from the Baohe Hall and following the stone stairs downwards one arrives
at an open rectangular courtyard. This space divides the Purple Forbidden
City into front and back. To the south of the square are the three main
Halls and, to east and west of them are the Wenhua Hall and the Wuying Hall.
These are commonly called the 'Outer Court,' where the Emperor primarily
conducted affairs of state. To the north of the square, inside the Qianqing
Gate, was the Inner Sanctum. In theQing dynasty, this is where the Emperor
and his Empresses and Concubines lived. The main buildings include the Qianqing
Palace, the Jiaotai Hall, the Kunning Palace, and six palaces to east and
The Qianqing Palace was at one time where the Emperor slept. During the Qing dynasty, however, the emperors used this as a place of daily administrative affairs. Later emperors also met foreign emissaries here. Behind the Qianqing Palace is the Jiaotai Hall, which is where memorials to the Empress were conducted and where she received congratulations on her birthday. It also is where the Qing dynasty's twenty-five 'treasures' were kept, the twenty-five seals by use of which the Emperor manifested his rule. Behind the Jiaotai Hall is the Kunning Palace, which was originally a sleeping chamber for the Empress. Later in the Qing dynasty it was made into a place where offerings to gods were made and also where the Emperor was married.
The Qianqing Palace, the Jiaotai Hall, and the Kunning Palace together constituted the Rear Three Palaces, their placement being basically the same as the Front Three Halls, but with decoration and coloring that were markedly different. The Front Three Halls used dragons as a primary motif. The Rear Three Palaces saw phoenixes gradually increase until there were numerous flying phoenixes, dancing phoenixes, phoenixes with peonies and other such decorative elements.
The East and West Six Palaces, where the concubines lived, were commonly known as the 'Three Palaces and Six Courtyards.' Today the Six Palaces of the East have been made into exhibition halls in order to display the rare paintings, ceramics, bronzes, and various crafts that were collected and kept in the Palace. The Six Palaces of the West are basically as they were, unchanged, so that people can see the actual living conditions of the feudal period, the historical reality of how royalty lived.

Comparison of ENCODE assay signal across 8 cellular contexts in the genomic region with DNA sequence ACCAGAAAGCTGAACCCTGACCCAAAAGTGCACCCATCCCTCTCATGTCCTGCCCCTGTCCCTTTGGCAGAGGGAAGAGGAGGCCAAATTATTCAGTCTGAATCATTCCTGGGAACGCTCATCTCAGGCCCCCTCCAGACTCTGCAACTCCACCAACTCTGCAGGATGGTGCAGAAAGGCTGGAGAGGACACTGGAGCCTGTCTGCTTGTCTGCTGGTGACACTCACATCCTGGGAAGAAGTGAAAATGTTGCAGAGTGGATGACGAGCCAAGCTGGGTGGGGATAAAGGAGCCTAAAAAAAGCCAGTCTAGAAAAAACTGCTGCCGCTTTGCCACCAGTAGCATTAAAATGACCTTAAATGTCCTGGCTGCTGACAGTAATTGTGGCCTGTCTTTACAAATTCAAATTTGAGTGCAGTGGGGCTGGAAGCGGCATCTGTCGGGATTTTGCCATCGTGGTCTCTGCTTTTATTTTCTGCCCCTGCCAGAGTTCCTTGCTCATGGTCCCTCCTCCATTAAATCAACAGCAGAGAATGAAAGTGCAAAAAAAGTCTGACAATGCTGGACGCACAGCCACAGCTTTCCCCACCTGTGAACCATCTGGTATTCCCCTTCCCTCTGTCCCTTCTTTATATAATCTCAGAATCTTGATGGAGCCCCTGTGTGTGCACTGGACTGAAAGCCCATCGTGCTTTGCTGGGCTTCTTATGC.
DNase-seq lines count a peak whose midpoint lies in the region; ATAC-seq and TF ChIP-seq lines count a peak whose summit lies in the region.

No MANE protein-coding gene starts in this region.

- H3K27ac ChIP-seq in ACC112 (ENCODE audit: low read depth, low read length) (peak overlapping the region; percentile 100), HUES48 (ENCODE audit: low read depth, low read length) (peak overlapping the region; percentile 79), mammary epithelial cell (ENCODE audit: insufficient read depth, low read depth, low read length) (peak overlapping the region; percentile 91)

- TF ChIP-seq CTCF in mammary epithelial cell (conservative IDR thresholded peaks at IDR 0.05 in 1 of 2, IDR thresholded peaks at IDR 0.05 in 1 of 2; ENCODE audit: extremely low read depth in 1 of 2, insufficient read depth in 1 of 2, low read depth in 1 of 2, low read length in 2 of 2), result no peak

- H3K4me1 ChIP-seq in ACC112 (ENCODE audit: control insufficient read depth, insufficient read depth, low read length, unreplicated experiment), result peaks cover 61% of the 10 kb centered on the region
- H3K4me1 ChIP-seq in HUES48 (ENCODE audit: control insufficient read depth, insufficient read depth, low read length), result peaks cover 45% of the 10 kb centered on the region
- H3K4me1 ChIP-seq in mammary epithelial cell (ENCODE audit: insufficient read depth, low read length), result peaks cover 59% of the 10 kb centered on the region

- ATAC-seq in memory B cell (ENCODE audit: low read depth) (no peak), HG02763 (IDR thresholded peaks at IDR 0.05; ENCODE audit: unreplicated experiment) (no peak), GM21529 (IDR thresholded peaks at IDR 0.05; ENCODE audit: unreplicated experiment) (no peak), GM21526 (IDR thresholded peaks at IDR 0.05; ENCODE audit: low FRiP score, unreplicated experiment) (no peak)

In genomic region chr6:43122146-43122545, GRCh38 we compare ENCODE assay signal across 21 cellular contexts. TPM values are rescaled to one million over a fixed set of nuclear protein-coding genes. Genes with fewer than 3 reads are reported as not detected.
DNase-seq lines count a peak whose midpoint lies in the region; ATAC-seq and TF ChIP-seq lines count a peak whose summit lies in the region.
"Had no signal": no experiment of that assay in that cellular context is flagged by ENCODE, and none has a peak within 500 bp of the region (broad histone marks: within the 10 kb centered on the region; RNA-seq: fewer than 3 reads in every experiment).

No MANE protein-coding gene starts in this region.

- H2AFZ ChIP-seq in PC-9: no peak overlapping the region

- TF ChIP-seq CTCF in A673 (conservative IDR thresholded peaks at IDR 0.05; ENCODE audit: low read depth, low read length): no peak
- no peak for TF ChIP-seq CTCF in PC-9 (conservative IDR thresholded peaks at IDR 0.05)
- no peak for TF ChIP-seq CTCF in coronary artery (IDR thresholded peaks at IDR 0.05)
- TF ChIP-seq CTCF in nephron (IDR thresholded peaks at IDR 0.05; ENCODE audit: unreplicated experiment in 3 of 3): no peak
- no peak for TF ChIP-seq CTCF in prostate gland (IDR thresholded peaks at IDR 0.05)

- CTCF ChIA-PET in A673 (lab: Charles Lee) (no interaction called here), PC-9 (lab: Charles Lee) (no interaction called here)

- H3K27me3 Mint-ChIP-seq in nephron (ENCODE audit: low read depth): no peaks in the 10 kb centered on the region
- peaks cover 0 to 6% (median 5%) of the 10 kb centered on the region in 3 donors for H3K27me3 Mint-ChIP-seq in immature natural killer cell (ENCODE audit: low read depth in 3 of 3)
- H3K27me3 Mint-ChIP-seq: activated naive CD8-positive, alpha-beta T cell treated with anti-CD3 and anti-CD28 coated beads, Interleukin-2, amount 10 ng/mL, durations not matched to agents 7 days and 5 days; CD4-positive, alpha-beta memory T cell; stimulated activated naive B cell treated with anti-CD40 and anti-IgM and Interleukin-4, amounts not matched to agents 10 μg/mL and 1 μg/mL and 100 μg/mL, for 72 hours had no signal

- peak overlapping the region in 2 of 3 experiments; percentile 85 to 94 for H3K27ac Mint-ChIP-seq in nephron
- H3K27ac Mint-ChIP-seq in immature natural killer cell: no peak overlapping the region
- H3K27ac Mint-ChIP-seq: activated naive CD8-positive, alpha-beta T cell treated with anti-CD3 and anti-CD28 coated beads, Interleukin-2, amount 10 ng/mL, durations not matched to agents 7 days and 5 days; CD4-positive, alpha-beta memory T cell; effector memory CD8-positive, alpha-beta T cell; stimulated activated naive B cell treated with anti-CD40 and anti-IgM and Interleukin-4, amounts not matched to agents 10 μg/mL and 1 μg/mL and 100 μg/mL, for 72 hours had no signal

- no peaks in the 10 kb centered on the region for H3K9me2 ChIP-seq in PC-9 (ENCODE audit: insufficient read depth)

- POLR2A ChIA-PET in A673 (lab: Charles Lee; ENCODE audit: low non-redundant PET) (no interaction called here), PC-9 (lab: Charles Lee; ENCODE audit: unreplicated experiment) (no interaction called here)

The most notable building is the Yangxin Hall, the Cultivating the Mind Hall. Qing-dynasty emperors mostly lived here, from the Emperor Yongzheng onward, or for some two hundred years. The Yangxin Hall therefore became the center of daily governing activities. Emperors often receivedMinisters here and issued decrees and orders. Two thrones were placed in the eastern room of the Yangxin Hall, to front and back; between them was suspended a golden-colored screen. This was where the Empress Dowager Cixi ruled from behind the screen (she lived from 1835-1908, was of the clan of Yehenala, and she ruled from behind the screen in two periods in 1861 and 1873).
From the Yangxin Hall moving northwards, one courtyard succeeds another in quiet elegance and serenity. Among these are the Changquan Palace and the Zhuxiu Palace, the latter being where Cixi once lived. Right now, the display in the Zhuxiu Palace is as Cixi had it arranged on the occasion of her fiftieth birthday.
Emerging from the Zhuxiu Palace, not far to the east, is the Yuhua Garden, or Imperial Garden. The area of the Yuhua Garden is small and intimate; its architecture and atmosphere are completely different from the front parts of the Palace. The pavilions and small buildings are set in the midst of pools and pine trees, fake mountains appear to be made of grotesque stones, there are potted garden landscapes, wisteria and bamboo. In the northeast of the Palace is also theNingshou Palace Garden, where the Emperor Qianlong (Qing dynasty Gaozong Aisin-Gioro Hongli 1736-1795) cultivated his mind after returning to power.
Coming out of the Yuhua Garden and following the passageway, one arrives at the northern gate of the Purple Forbidden City called the Shenwu Men. Opposite this gate is Jingshan Mountain. This small hill was built from dirt that came from digging out the moat when the Ming dynasty was building the Purple Forbidden City. Standing on the top of the hill and looking out over the Palace one sees wave after wave of buildings, crest after crest of rooflines and walls.
The Purple Forbidden City is also a great treasury of art objects. Great collections of paintings, calligraphy, sculpture, inscriptions, bronzes, ceramics, textiles and embroideries, jewels, clocks, articles made of gold and silver, and so on are kept here. The collection contains around 900,000 items. The Palace Museum also has preserved around nine million historical documents and materials from the Ming and Qing dynasties. These represent an important original resource for the study of the past five hundred years of China's history. Many of the more important documents can be seen in the special exhibition hall of the Palace.
Hall of 'Art through the Dynasties'
This is located in the Baohe Hall and in subsidiary buildings to its east and west. Treasures are exhibited here that range from Early Society to the Qing dynasty. Altogether around 6,000 years of history are displayed through 1,600 articles. Each of the displayed objects is a work of art and can be considered a treasure selected from amongst treasures. This hall has three rooms: the first is in Bache Hall and exhibits pieces from the late period of Early Society to the Spring and Autumn period; the second room displays items from the Warring States period to the Song dynasty; the third room displays artobjects of the Yuan, Ming, and Qing dynasties.